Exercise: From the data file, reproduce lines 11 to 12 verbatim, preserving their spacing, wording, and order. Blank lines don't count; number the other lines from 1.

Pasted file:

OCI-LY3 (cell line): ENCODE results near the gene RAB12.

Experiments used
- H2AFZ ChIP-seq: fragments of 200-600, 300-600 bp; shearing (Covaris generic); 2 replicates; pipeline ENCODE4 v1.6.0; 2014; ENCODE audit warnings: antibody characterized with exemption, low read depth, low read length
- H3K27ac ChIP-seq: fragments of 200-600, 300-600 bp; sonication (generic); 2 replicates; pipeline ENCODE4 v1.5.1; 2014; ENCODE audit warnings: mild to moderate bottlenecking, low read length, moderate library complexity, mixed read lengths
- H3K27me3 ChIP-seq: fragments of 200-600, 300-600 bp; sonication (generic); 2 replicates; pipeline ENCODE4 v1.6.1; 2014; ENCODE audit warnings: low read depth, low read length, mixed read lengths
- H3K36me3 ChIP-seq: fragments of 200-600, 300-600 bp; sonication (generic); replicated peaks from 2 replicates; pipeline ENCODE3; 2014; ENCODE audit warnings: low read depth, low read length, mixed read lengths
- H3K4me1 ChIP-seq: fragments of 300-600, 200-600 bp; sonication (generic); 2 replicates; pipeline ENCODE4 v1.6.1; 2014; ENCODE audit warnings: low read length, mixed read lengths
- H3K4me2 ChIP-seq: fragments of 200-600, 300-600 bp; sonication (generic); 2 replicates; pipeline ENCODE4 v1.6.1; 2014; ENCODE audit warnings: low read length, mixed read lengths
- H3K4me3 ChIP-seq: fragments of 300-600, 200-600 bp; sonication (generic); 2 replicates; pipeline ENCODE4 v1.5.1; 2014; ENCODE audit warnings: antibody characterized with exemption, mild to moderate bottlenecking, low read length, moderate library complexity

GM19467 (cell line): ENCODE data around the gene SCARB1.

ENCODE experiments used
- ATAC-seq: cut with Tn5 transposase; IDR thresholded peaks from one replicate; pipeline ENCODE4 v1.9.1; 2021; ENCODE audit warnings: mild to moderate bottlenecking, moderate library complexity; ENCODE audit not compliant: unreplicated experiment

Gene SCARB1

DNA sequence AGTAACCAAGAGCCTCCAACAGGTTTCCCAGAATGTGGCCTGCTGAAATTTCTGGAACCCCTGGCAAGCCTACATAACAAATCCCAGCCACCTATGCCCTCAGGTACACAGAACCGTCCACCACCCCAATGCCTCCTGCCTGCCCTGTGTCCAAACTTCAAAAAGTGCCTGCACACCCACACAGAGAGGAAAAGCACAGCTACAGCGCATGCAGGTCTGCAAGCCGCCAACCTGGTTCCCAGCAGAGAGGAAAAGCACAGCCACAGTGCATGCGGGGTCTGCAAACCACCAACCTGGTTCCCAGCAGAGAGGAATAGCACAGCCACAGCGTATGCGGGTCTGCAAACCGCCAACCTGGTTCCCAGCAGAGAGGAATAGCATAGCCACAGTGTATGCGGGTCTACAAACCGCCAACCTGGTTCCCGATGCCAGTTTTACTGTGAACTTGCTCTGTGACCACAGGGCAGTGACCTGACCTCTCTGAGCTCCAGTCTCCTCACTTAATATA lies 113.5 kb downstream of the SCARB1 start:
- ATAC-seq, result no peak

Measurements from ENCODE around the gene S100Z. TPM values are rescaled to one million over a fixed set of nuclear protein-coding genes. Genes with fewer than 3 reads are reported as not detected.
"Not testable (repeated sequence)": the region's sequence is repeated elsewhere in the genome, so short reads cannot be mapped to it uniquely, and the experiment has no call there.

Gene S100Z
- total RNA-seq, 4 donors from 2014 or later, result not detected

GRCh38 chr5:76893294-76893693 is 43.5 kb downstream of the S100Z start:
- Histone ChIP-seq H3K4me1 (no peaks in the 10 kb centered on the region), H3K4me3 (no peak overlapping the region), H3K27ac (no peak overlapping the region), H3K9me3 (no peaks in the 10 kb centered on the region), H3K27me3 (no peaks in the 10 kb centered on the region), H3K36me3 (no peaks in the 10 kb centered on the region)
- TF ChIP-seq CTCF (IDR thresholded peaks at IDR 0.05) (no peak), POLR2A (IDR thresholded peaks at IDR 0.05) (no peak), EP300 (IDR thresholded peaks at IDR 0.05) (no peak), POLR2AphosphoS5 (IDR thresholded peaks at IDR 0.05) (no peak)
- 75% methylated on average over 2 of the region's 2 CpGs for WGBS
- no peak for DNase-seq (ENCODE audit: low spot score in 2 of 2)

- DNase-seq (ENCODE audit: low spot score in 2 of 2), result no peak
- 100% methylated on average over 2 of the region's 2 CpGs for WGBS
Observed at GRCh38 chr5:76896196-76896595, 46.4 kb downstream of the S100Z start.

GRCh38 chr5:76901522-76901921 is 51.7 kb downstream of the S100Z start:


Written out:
ENCODE experiments used
- ATAC-seq: cut with Tn5 transposase; IDR thresholded peaks from one replicate; pipeline ENCODE4 v1.9.1; 2021; ENCODE audit warnings: mild to moderate bottlenecking, moderate library complexity; ENCODE audit not compliant: unreplicated experiment